Although Hernandez is very happy about her victory, she said it was not always easy. She held 58 fundraising events and her team knocked on 67,000 doors while canvassing, but aside from that, it was a tough fight. “We worked very hard, and we got harassed a lot,” she said. Hernandez said many of her canvassers were harassed on the street by her opponent’s supporters and donors. She herself faced online harassment. “The venues where we were hosting events were told not to host events for us,” she said. “To go through all of that and now to be here makes me very proud of our team.”

 CALÓ NEWS caught up with Hernandez to talk about her run for office.

EDITOR’S NOTE: ANY CANDIDATE IN LA OR LA COUNTY WHO WISHES TO RESPOND TO QUESTIONS RELATED TO ISSUES IMPORTANT TO LATINOS SHOULD CONTACT BRENDA@LATINOMEDIA.ORG.


Eunisses Hernandez

YOU WILL BE A NEW REPRESENTATIVE/LEADER FOR CD-1; WHAT INSPIRED YOU TO RUN TO SERVE IN YOUR COMMUNITY?

In the beginning, I didn’t think I would run for office. We had just started La Defensa in 2020, and we were having good outcomes. But after seeing people in my neighborhood struggle, knowing friends that owed thousands of dollars in rent, seeing people that look like my parents digging in recycling bins every single day, and thinking how we had had the same representation for eight years and how we have nothing to show for it now, I knew something had to change. This district was created to represent Latinos in the City Council, and I could not let someone else beat Cedillo, especially when all the people wanting to run against him were white. I had seen the erasure of the Latinx community over the years through the displacement of small businesses and people, so that’s when I knew I had to try at least. It was a decision that took me some time to make. I was scared because most of my work has been against the carceral system, against law enforcement, and the anxiety of what could happen to my loved ones and me and running for office; that’s what made me afraid of running. Finally, I presented the idea to colleagues I was working and organizing with, and they told me we had to do it, and they had my back. They enforced the idea that this was a collective effort; that’s when I decided I had to do it.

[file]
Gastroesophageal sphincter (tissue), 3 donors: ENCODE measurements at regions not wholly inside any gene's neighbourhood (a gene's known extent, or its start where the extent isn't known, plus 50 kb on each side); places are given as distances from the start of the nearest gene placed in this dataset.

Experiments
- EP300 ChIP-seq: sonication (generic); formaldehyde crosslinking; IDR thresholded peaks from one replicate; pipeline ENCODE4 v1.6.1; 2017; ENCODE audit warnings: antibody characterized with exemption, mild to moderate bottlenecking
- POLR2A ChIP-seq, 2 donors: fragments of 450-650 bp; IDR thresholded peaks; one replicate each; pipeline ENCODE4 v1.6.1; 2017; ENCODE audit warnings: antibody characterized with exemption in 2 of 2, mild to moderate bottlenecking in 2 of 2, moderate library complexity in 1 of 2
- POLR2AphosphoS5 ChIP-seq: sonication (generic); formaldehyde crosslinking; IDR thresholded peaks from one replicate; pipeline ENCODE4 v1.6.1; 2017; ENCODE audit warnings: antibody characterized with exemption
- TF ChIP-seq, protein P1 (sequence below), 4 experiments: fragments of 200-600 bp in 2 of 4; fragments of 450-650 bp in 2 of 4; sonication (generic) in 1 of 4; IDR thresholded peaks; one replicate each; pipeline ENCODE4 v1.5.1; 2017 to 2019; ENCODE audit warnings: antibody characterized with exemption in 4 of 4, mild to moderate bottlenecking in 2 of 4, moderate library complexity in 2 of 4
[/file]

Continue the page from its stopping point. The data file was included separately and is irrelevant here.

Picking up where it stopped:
HOW DO YOU PLAN TO INVOLVE RESIDENTS, SPECIALLY NON-ENGLISH SPEAKERS, LATINOS AND PEOPLE OF COLOR, IN THE DECISION–MAKING PROCESS WHEN YOU GET SWORN TO OFFICE IN DECEMBER?

Gil Cedillo has a strong hold over the south part of the district; that side is predominantly Latino, migrant and monolingual, Spanish-speaking families. We hired people from the neighborhood who spoke Spanish and made sure that all of our campaign materials were translated into Spanish, Mandarin and Korean so that there’s language justice. When we get sworn in December, that’s what we plan to do; we will apply those same tools. We will hire people who are part of CD-1 and live within the community to be part of the council district office. We will ensure those community members joining our staff are Spanish speakers, Quantanish speakers, or other Asian languages. We want to meet people where they are, with the language they understand and that there are people in our office who they can connect with and represent communities that are dear to them. We have a practice that we are calling co-governing. The policy is never really developed at the top; representatives do not necessarily know what’s happening within the communities. Frequently, the policy comes from the bottom up because those are the folks close to the problem; that’s why we will make sure we regularly have meetings with communities so they can share what they are going through. Our office will also be a conduit to services, so people know they can call our offices for any assistance.

DO YOU BELIEVE POLICE REFORM IS NECESSARY?

I’m a survivor of harm and violence. That’s another reason that drives me to do this work because I know the responses that we have right now do not keep us safe. One thing that I dedicated my career to was building alternatives to incarceration and alternate types of crisis response so that we prevent harm and violence. It is essential that instead of investing in the current police, we invest in stable jobs, housing, and mental health assistance to prevent violence and harm from happening and rising in the first place. I’m an abolitionist, which means it’s not just law enforcement; we need to see and evaluate all affiliated agencies that are harmful to us. The questions that are important to ask are: is this policy or campaign going to leave anybody behind? Is it going to build something that we will have to destroy in the future? Will it give more money and power to the system that has been harming our communities? If the answer is ‘yes’ to any of these questions, our campaign believes in going back to the drawing board and finding a different solution because we can’t afford to leave anybody behind. We can’t afford to build jails that will be closed for decades, like the Lincoln Heights Jail in my district that has been closed for decades. We can’t give these harmful systems more money and power. We need to remove some power that law enforcement has now; why are we criminalizing sex work? Why are we criminalizing people in the street that are overdosing?